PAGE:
I finally got around to watching the trailer for the Winning Our Future PAC mini-documentary on Mitt Romney’s days at Bain Capital. Man, that’s tough stuff. The ad, which is actually a half-hour long (this is a trailer) will get massive airtime in South Carolina between now and their primary on January 21. And it paints the private equity business at Bain as a predatory capitalist scheme, making millions for investors while workers suffered, in ways that you would expect out of a Democratic PAC during the general election.
The huge ad campaign by Winning Our Future plays off a movie, King of Bain: When Mitt Romney Came to Town. The group recently purchased the movie, which is described on the film’s website as being about “one raider and his firm and how they destroyed” the dreams of “thousands of Americans and their families.” [...]
Gingrich, speaking this morning on NBC’s Today show, said he has not seen the film. But he contends Romney needs to give a complete account of his Bain stewardship, arguing that his rival did not engage in “traditional capitalism.”
“They apparently looted the companies, left people unemployed and walked off with millions of dollars,” Gingrich told NBC.
There is some poetic justice in how Romney, whose Super PAC destroyed Gingrich in Iowa, is getting a comeuppance in South Carolina. It’s not like there’s much upside for Gingrich: this is a scorched-earth strategy that will not help his Presidential chances. Basically, a bruised Gingrich wanted to destroy Romney, and his buddy Sheldon Adelson bankrolled the SuperPAC, giving them the means to do it.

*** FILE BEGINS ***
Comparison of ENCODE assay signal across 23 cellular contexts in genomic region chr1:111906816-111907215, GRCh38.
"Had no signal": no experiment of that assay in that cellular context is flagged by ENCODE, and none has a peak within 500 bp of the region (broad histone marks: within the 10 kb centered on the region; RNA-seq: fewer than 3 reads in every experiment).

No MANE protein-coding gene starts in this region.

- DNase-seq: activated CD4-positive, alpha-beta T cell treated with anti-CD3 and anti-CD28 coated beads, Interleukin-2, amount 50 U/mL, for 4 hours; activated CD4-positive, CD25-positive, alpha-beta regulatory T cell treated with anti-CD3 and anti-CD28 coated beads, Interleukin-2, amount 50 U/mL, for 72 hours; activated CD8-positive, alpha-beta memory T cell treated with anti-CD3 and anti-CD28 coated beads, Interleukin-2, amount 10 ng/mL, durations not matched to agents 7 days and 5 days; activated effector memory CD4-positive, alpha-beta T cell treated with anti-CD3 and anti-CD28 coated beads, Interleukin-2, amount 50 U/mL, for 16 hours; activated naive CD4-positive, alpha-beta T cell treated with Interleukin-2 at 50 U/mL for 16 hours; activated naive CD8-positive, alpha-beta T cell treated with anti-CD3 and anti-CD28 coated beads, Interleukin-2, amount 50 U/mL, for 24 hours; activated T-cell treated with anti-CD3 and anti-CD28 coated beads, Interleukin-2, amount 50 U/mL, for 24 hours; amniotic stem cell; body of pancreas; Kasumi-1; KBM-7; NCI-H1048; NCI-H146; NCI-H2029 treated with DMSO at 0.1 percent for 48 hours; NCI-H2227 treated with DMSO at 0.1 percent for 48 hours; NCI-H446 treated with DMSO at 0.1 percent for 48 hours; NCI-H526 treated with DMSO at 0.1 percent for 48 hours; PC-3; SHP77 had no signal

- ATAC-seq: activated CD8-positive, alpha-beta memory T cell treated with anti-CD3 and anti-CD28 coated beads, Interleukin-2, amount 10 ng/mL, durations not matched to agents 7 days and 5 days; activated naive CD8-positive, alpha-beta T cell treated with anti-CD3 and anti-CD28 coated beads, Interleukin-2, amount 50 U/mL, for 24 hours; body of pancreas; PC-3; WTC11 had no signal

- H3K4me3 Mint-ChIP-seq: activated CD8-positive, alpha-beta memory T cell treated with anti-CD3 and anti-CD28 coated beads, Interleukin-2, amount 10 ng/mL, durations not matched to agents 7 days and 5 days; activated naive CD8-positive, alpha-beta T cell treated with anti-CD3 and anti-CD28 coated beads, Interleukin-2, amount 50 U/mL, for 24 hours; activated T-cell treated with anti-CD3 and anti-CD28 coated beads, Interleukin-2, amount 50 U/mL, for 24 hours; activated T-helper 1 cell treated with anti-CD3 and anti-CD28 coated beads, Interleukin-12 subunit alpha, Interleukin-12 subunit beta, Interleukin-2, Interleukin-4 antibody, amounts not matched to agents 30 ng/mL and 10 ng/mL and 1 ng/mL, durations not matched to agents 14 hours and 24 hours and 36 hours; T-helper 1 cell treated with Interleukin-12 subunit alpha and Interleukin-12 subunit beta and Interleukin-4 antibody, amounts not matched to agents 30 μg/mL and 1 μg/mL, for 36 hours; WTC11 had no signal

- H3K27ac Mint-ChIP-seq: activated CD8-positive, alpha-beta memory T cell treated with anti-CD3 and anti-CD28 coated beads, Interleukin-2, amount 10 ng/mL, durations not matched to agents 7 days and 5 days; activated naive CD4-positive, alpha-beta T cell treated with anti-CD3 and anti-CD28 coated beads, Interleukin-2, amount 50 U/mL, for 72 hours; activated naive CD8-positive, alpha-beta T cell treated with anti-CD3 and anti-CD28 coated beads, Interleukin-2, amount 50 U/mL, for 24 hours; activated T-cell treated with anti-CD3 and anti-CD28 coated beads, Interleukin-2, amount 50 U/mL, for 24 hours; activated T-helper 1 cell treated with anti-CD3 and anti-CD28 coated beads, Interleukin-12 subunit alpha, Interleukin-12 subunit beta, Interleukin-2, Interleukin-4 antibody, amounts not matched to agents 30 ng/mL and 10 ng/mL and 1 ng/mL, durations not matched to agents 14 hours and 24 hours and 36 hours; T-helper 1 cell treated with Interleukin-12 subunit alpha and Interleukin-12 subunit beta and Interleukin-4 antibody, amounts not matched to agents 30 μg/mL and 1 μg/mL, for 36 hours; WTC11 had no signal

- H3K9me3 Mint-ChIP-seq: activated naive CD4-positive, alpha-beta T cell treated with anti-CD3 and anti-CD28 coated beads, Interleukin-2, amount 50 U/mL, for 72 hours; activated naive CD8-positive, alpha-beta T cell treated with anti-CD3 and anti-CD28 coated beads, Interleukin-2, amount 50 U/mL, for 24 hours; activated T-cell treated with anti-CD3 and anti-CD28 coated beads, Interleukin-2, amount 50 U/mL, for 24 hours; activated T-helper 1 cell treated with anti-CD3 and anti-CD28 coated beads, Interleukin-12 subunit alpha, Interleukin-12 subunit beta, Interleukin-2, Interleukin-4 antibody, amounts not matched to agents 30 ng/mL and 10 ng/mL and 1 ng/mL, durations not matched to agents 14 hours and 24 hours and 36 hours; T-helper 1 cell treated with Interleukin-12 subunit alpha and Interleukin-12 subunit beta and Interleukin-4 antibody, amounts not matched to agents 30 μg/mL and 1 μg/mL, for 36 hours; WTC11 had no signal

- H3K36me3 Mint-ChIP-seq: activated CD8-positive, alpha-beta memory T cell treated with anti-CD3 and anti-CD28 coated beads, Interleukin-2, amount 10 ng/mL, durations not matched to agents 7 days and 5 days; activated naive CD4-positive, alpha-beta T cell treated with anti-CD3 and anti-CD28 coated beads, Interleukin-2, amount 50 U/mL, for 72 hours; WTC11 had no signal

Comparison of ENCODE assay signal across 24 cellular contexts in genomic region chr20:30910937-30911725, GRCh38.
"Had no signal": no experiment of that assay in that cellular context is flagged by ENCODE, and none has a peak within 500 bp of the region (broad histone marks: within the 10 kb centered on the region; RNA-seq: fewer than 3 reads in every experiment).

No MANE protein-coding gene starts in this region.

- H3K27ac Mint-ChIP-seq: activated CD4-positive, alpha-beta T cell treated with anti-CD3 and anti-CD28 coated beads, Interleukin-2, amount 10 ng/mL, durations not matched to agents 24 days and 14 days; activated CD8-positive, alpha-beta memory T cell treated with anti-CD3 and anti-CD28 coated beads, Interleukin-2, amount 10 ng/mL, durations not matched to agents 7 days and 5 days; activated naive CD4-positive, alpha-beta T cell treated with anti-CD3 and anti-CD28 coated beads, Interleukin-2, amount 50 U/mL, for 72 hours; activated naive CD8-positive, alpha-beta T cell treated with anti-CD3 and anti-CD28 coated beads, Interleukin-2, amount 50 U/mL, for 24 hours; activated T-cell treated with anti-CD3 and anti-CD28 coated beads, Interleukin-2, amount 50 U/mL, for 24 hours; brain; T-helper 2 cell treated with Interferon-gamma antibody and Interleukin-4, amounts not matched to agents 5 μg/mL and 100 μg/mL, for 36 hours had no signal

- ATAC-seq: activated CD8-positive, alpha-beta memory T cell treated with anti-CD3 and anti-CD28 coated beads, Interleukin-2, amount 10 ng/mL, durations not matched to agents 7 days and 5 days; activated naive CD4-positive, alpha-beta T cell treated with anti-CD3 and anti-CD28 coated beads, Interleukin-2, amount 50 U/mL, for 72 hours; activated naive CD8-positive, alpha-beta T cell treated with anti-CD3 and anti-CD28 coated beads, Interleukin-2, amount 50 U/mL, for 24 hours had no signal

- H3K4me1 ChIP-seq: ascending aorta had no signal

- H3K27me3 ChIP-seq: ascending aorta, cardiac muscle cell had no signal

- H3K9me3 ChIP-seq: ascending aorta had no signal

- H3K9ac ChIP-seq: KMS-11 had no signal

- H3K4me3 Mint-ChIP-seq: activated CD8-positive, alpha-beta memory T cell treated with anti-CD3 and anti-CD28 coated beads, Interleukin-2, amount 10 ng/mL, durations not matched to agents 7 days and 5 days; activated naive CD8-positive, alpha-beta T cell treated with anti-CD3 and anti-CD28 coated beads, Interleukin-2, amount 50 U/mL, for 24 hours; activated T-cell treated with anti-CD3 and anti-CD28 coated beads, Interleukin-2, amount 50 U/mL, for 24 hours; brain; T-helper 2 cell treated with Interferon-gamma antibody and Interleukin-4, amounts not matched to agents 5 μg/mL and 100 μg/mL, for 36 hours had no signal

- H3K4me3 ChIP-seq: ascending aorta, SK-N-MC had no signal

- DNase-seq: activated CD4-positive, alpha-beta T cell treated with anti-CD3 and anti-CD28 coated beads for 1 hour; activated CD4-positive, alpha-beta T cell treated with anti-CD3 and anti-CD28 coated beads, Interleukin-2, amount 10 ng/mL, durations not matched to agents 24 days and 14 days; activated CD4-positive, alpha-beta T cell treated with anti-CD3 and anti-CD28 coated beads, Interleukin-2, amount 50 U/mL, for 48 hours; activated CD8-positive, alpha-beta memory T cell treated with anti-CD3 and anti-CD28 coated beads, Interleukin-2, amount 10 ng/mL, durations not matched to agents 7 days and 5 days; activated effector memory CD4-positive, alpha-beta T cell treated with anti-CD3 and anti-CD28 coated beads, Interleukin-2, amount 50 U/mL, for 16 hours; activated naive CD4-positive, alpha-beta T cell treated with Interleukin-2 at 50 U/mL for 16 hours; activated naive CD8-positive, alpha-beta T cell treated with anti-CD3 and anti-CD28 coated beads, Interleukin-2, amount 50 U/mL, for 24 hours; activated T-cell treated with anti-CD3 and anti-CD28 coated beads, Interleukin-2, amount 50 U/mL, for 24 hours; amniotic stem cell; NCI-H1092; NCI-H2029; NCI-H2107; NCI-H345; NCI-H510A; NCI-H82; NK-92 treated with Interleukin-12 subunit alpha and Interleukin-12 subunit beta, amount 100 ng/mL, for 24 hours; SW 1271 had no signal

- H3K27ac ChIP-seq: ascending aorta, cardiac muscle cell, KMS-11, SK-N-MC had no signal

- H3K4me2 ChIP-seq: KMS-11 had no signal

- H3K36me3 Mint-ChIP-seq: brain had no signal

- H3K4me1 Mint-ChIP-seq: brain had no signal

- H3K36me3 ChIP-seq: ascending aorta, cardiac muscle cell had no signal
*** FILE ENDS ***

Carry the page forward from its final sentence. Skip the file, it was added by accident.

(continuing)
The risk, of course, is not only that this backfires among Republicans, but that it works among independents, enough to give the Obama campaign all the tools they need to use it during the general election. In fact, I’d say that’s likely. Listening to Gingrich here, you can hear these words, with few exceptions, coming out of the mouths of Democratic surrogates for the next year:
“I don’t think a Milton Friedman or a Hayek would say to you, rich guys have to go and rip off companies and leave a wreckage behind,” Gingrich said in an interview after a town hall appearance here Sunday night. “I think that’s plundering. I don’t think that’s capitalism.” [...]
“I don’t want to pre-judge Romney,” Gingrich said. But “you can’t have capitalism on the way up and socialism on the way down. You can’t have somebody who says, I’m so smart, I want a huge upside, and by the way I’m so smart you’re going to get ripped off while I get a huge upside.”
I actually don’t think this will be a particularly long primary. But the attacks on Romney have already assured themselves a resonance in the general, just as Al Gore’s attacks in 1988 on Michael Dukakis came up again later, for example, or Dick Gephardt’s against Kerry in 2004. Just because it won’t be a long primary doesn’t mean that the primary won’t hurt the ultimate victor in the general election.